Oh I forgot... I also have recently had two male teachers who requested eye drops and then proceeded (separate incidents) to act super dramatic about instilling them. One told me that he had never used eye drops before. Another said he "may have to ask for my help." ABSOLUTELY NOT. Call your wife if you need a helping hand.
  9. jnemartin

    Staff Needs

    At the beginning of the year (my first SY), I had a teacher and admin worker come into my office and relay their entire health history, in great detail, to me. The teacher told me that the previous nurse would take a daily BP and monitor his cardiac med administration (RN kept it in her office and dispensed it daily to him, along with this vitals check). The staff member took no meds, just wanted me to be fully up to date on her myriad health issues. Look, I know the school nurse is serving the whole community, but a couple of 50-something y/o able-bodied and A&O adults can admin their own meds and take their own daily vitals. It's called participating in and managing your own care. My 86 y/o grandparents do it with their heart meds INTERESTINGLY.... both of these individuals were let go at the start of the year after a very poorly-timed round of lay-offs (week 2 of student SY). I couldn't help but wonder if part of the reason was the drama-queen personalities. IF they had stayed with me over the year, I would have instructed the teacher to purchase an easy-to-use wrist BP machine, and advised him to keep his meds on his person.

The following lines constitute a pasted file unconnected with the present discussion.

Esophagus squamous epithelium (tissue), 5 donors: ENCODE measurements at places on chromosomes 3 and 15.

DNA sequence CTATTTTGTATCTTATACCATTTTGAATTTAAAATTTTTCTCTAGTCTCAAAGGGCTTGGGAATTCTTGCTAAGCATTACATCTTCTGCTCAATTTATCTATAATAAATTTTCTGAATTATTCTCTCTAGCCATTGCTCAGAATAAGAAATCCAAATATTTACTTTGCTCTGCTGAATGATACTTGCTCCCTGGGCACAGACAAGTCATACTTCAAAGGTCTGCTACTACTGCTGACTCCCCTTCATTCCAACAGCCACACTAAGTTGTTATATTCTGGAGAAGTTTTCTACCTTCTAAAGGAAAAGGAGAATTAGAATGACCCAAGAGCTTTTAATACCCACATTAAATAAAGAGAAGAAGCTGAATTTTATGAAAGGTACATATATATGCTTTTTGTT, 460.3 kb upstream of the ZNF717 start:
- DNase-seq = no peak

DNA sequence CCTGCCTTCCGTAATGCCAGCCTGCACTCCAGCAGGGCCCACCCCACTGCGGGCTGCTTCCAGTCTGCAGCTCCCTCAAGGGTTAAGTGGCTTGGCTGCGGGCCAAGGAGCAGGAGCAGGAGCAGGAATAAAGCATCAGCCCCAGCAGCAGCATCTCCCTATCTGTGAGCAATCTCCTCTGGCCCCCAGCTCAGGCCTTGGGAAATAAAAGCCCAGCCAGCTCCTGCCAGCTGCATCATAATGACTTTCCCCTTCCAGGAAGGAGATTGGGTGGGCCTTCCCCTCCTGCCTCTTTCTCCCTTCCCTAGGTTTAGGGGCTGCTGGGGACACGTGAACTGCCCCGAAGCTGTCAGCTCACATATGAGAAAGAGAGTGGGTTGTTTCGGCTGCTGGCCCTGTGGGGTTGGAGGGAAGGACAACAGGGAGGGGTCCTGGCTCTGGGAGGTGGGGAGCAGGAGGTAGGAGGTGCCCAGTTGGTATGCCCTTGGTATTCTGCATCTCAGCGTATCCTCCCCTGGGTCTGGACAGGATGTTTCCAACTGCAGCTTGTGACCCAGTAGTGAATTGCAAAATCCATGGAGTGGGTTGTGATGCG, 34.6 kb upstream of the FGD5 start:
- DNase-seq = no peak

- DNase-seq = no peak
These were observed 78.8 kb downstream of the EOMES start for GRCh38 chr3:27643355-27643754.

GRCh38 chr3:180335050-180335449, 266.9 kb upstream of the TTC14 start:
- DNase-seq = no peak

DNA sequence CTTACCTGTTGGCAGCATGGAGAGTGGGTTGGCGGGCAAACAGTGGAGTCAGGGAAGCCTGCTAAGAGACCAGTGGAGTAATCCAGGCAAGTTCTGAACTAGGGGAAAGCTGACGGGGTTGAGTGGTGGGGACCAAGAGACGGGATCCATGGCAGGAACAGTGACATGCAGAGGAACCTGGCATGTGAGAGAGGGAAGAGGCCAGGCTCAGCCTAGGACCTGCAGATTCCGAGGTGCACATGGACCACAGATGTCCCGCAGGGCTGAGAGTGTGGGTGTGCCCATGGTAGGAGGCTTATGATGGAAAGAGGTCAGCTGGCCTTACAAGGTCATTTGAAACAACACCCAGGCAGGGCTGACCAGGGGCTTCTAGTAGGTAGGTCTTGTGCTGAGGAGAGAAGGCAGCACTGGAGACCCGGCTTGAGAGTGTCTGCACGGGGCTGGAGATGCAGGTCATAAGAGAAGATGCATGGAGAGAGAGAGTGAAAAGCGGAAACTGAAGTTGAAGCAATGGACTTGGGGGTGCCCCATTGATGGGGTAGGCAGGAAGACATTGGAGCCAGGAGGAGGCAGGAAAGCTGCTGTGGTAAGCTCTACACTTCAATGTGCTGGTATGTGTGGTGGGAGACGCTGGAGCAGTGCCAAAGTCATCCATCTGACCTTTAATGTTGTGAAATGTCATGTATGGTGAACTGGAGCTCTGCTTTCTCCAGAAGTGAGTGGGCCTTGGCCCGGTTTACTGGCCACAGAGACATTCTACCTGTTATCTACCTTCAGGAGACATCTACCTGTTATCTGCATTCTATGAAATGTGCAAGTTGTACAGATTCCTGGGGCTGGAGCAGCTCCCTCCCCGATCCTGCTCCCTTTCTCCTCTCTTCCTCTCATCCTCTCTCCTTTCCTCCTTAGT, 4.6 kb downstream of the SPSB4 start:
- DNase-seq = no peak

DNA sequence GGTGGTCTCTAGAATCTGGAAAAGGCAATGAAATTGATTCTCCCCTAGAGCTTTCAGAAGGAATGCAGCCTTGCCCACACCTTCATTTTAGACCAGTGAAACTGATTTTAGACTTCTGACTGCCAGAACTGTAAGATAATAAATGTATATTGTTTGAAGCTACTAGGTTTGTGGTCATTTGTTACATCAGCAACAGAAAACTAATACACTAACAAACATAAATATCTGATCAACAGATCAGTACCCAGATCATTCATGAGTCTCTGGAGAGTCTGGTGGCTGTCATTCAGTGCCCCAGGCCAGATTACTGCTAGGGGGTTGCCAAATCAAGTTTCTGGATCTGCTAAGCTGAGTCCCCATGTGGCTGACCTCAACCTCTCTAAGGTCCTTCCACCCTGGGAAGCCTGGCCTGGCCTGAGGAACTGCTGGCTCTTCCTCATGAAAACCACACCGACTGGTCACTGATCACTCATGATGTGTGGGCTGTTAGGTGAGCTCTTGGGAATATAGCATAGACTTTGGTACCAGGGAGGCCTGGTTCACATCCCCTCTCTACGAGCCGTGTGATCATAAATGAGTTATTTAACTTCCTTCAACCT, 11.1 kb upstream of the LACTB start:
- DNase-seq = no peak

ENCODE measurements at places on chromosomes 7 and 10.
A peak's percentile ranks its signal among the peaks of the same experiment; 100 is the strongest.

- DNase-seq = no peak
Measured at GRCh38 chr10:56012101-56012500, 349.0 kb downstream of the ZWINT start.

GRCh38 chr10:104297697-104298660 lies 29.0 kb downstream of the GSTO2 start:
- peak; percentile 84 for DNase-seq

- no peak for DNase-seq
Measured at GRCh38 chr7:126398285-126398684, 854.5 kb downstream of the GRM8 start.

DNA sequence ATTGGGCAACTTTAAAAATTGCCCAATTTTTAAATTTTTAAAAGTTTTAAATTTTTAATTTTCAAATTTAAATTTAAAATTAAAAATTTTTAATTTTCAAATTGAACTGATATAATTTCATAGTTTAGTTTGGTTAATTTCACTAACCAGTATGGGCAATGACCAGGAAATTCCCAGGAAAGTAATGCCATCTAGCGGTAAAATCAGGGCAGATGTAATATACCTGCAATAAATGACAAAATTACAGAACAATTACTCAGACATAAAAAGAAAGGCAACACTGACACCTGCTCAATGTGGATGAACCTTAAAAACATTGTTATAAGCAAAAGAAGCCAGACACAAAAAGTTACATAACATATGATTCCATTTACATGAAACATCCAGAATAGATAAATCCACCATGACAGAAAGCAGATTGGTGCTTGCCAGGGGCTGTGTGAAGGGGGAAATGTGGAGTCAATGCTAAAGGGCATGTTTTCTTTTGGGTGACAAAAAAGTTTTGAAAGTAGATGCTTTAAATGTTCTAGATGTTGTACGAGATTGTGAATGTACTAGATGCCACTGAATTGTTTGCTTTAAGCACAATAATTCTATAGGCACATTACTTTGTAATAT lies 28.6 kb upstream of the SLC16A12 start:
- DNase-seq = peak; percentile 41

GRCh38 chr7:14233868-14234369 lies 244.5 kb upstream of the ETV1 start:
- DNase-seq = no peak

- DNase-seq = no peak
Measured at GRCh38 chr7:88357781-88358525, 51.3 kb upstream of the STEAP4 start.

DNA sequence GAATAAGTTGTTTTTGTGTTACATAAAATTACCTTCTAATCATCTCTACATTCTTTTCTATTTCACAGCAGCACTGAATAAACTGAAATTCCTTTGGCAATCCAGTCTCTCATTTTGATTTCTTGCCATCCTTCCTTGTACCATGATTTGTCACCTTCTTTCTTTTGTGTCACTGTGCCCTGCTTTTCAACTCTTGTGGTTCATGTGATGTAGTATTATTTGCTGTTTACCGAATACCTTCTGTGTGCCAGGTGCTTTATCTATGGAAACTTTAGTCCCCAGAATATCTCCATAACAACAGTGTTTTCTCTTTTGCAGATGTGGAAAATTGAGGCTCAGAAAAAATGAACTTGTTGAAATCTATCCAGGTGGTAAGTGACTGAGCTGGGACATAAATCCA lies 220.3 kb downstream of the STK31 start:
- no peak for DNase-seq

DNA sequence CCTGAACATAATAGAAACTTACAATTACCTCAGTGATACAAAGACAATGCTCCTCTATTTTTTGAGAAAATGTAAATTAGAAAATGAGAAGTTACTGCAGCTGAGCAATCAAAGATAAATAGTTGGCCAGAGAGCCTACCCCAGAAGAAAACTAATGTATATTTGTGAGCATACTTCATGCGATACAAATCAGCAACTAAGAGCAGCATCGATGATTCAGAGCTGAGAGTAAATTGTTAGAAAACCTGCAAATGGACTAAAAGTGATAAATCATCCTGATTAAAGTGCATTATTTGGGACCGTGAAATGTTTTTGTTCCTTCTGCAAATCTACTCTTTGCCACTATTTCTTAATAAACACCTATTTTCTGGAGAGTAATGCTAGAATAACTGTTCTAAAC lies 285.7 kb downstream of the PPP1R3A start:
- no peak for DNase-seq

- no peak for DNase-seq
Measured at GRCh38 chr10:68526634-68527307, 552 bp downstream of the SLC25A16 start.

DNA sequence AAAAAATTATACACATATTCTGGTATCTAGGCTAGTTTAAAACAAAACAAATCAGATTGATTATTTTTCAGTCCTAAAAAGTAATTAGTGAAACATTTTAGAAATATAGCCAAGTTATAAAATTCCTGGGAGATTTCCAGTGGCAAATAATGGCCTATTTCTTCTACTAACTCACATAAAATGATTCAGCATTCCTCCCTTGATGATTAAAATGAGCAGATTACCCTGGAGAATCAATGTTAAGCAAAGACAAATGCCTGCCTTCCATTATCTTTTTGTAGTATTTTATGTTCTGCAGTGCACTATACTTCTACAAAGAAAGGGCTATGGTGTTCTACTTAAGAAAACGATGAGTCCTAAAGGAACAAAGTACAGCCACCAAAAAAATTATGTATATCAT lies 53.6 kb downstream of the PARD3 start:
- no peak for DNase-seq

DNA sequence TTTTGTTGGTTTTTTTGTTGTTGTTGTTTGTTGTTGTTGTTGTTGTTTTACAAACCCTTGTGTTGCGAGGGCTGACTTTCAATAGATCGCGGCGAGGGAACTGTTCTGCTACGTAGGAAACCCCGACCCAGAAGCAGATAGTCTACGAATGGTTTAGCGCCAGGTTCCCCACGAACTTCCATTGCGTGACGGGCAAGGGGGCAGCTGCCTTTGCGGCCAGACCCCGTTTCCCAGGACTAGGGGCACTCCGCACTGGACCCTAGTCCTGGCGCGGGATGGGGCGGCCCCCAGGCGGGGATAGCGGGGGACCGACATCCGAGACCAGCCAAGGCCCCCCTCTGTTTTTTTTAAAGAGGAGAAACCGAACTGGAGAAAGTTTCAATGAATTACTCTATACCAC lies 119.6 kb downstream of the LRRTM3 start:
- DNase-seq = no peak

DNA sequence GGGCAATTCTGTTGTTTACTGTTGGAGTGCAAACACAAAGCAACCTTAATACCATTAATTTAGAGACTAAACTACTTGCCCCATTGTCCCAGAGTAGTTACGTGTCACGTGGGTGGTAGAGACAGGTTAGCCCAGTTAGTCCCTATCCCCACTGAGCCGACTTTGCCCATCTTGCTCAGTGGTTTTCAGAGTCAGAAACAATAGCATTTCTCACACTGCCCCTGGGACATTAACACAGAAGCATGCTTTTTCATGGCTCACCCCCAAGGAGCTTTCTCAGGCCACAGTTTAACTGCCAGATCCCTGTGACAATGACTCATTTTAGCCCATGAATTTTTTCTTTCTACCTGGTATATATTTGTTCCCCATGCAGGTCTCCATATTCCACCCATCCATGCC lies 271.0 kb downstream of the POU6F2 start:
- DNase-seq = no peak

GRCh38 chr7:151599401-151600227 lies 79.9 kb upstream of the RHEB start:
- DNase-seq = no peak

10. I saw this and laughed so hard. So... if there were a School Nurse Starter Pack - what would be in it? I'm going to make one!
  11. jnemartin

    C'Mon Now!

  12. jnemartin

    Managing allergy symptoms

    update, I'm sending out the letter with a few edits to include info on headaches. along with this photo and caption: (Actual photo of a student just before visiting my office – hah! Just kidding J) I hope they get the humor. I'm going out on a limb, here. A pollen-rich limb. LOL
  13. jnemartin

    How many students do you see per day?

    I used this study (link below) as part of my "I am asking for a raise" package. It states that the average American school nurse sees about 3-4% of the total student body each day (including daily meds/treatments). At my very small school of about 280 students (middle and high school, 2 T1D, 1 student with daily med given at school, no daily treatments), 4% of the population would be about 11 students. My median daily visit count is 25 (accounting for/removing half days and a few extremely high visit days of 30+). http://www.shankerinstitute.org/sites/shanker/files/Manuscript Albert Shanker study school nurse 2 17 15 Final_1.pdf
  14. jnemartin

    Managing allergy symptoms

    Welp, the PE teacher, who is holding an outdoor class today, just sent me THREE CHILDREN AT ONCE: c/o HA, sore throat and "feeling out of breath," respectively. Looks like I will be sending this letter out today!
  15. jnemartin

    hot glue guns

    The bane of my existence.
  16. jnemartin

    Texas school sets dress code for parents